Most of us probably think of landfills as dead ends, less-than-pleasant destinations for one-way trips of trash.
But now we’re learning that if handled properly, our garbage may produce dividends — much of the material could eventually be used to help make our landfills sustainable and lessen negative environmental impact.
Some may not realize there is a connection between climate change and the household trash they set out at the curb, but scientists do.
The Environmental Protection Agency recently released new rules for landfills, the nation’s third-largest source of human-produced methane, which has 25 times the global warming potential of carbon dioxide.
Residential and business waste decomposes in landfills and forms “landfill gas,” which includes carbon dioxide, methane and other toxic emissions.
New landfills will be required to capture two-thirds of their methane and landfill gas by 2023, about 13 percent more than is required under current rules.
The EPA is also requesting broad public comment on updating the rules to further reduce methane emissions from existing landfills. About 1,000 municipal landfills, such as Denton’s, must follow rules drafted in 1996.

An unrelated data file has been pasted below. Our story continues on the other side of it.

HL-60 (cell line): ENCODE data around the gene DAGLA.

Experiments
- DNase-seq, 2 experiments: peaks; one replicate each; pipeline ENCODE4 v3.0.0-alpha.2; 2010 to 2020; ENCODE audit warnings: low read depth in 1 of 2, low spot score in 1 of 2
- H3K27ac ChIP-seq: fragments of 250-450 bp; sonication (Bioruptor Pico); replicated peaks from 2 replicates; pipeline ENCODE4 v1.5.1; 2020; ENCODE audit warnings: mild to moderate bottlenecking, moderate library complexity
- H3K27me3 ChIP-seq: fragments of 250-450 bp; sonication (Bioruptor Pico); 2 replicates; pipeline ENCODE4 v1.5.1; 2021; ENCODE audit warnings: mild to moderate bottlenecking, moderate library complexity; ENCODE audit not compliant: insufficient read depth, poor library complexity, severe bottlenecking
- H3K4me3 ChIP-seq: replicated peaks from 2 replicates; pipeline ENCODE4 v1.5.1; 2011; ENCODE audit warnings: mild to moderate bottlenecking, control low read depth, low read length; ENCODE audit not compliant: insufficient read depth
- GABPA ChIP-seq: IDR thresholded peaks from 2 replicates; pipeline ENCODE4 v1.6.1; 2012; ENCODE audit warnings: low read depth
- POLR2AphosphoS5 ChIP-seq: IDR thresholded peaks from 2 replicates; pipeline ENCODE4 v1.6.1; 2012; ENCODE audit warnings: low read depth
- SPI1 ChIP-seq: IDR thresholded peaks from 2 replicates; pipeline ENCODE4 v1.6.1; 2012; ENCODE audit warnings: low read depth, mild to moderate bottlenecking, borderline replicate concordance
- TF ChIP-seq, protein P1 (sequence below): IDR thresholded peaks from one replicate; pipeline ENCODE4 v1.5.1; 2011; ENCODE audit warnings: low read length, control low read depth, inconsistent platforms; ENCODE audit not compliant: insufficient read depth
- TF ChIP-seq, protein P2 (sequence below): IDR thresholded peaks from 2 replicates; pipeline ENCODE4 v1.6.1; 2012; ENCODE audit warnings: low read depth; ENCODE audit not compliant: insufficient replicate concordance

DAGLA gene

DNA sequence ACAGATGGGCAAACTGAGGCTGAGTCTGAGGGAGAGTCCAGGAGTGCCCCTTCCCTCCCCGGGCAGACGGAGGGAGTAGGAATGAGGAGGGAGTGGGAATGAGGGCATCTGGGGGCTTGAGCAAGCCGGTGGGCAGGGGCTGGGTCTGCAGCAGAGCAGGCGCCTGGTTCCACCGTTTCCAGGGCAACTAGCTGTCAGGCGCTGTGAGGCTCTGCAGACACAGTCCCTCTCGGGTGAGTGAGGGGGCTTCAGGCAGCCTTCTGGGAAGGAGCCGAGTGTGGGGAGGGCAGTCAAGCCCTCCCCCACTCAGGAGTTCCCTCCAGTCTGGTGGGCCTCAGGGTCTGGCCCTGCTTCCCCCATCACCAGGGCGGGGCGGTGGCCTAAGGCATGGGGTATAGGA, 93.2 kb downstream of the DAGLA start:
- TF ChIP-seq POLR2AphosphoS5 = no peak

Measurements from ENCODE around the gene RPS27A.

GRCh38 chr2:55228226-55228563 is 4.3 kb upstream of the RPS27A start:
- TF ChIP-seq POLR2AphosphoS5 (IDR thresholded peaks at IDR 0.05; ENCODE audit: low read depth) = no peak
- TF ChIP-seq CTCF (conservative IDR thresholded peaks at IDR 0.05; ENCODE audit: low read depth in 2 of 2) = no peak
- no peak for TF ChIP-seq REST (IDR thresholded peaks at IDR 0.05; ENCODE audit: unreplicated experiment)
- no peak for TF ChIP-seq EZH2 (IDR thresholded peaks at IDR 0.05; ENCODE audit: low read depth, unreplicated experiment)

Vance Kemler, the city’s director of solid waste, knows some of the new rules will apply to Denton’s landfill, but he also told us that officials have already been working on the challenge.
Denton voluntarily built a system to capture landfill gas in anticipation of coming requirements, Kemler said, and it now powers about 1,600 homes with methane captured from the city landfill by a small power plant there.
The plant will eventually be able to triple that output, Kemler said. Researchers at the University of Texas at Arlington are hoping to increase the power-generating capacity by studying how to add water to the pile to better control decomposition and the production of gas.
Currently, any excess emissions not burned at the plant are treated and released as carbon dioxide, Kemler said.
In addition, the city hopes to be able to “mine” an older part of the landfill for paper, cardboard and other recyclable materials. Years ago, landfills operated under different rules and kept their piles dry. The city has sampled and found many valuable commodities in pristine condition, Kemler said.
Because landfill operators in Europe and on both U.S. coasts are already mining their piles, Kemler expects similar operating rules that will help control emissions as Denton begins its own mining program. The city may be able to mine other parts of the landfill, after biodegradable items have decomposed, for things like plastics and metals, Kemler said.
Both federal rules and voluntary programs have helped reduce emissions 30 percent since 1990, according to the EPA. But the agency says methane emissions will continue to increase in the next 15 years unless more steps are taken to reduce them.
Like it or not, it’s a problem we all share, and we appreciate the progressive efforts being made at the Denton Municipal Landfill.
All our trash may not be treasure, but thanks to local officials’ proactive approach, we may find many benefits buried there.